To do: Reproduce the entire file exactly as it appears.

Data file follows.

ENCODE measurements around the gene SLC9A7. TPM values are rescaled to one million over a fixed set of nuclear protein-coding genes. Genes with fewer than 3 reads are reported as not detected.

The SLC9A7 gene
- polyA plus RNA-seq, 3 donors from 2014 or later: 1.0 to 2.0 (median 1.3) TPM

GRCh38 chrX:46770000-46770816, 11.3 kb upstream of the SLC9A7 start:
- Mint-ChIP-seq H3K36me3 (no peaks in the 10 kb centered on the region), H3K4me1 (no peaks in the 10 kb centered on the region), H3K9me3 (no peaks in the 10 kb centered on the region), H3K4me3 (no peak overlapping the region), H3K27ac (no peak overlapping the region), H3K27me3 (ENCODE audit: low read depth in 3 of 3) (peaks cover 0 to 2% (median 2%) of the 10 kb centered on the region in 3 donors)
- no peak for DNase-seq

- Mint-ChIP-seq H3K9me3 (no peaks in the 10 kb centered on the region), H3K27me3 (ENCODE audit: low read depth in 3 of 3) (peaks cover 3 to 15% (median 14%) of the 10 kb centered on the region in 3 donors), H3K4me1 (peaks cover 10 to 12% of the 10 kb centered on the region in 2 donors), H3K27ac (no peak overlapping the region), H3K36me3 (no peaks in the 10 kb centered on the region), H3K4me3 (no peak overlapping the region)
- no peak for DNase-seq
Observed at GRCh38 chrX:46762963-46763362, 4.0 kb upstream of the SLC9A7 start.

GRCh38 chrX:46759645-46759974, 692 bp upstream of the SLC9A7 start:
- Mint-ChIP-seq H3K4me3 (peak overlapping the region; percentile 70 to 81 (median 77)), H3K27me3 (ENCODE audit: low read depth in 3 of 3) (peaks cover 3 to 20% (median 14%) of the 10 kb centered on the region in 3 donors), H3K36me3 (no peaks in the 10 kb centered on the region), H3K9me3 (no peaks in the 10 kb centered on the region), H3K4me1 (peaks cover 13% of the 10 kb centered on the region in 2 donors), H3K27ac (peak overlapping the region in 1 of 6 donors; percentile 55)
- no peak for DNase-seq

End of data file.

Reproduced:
ENCODE measurements around the gene SLC9A7. TPM values are rescaled to one million over a fixed set of nuclear protein-coding genes. Genes with fewer than 3 reads are reported as not detected.

The SLC9A7 gene
- polyA plus RNA-seq, 3 donors from 2014 or later: 1.0 to 2.0 (median 1.3) TPM

GRCh38 chrX:46770000-46770816, 11.3 kb upstream of the SLC9A7 start:
- Mint-ChIP-seq H3K36me3 (no peaks in the 10 kb centered on the region), H3K4me1 (no peaks in the 10 kb centered on the region), H3K9me3 (no peaks in the 10 kb centered on the region), H3K4me3 (no peak overlapping the region), H3K27ac (no peak overlapping the region), H3K27me3 (ENCODE audit: low read depth in 3 of 3) (peaks cover 0 to 2% (median 2%) of the 10 kb centered on the region in 3 donors)
- no peak for DNase-seq

- Mint-ChIP-seq H3K9me3 (no peaks in the 10 kb centered on the region), H3K27me3 (ENCODE audit: low read depth in 3 of 3) (peaks cover 3 to 15% (median 14%) of the 10 kb centered on the region in 3 donors), H3K4me1 (peaks cover 10 to 12% of the 10 kb centered on the region in 2 donors), H3K27ac (no peak overlapping the region), H3K36me3 (no peaks in the 10 kb centered on the region), H3K4me3 (no peak overlapping the region)
- no peak for DNase-seq
Observed at GRCh38 chrX:46762963-46763362, 4.0 kb upstream of the SLC9A7 start.

GRCh38 chrX:46759645-46759974, 692 bp upstream of the SLC9A7 start:
- Mint-ChIP-seq H3K4me3 (peak overlapping the region; percentile 70 to 81 (median 77)), H3K27me3 (ENCODE audit: low read depth in 3 of 3) (peaks cover 3 to 20% (median 14%) of the 10 kb centered on the region in 3 donors), H3K36me3 (no peaks in the 10 kb centered on the region), H3K9me3 (no peaks in the 10 kb centered on the region), H3K4me1 (peaks cover 13% of the 10 kb centered on the region in 2 donors), H3K27ac (peak overlapping the region in 1 of 6 donors; percentile 55)
- no peak for DNase-seq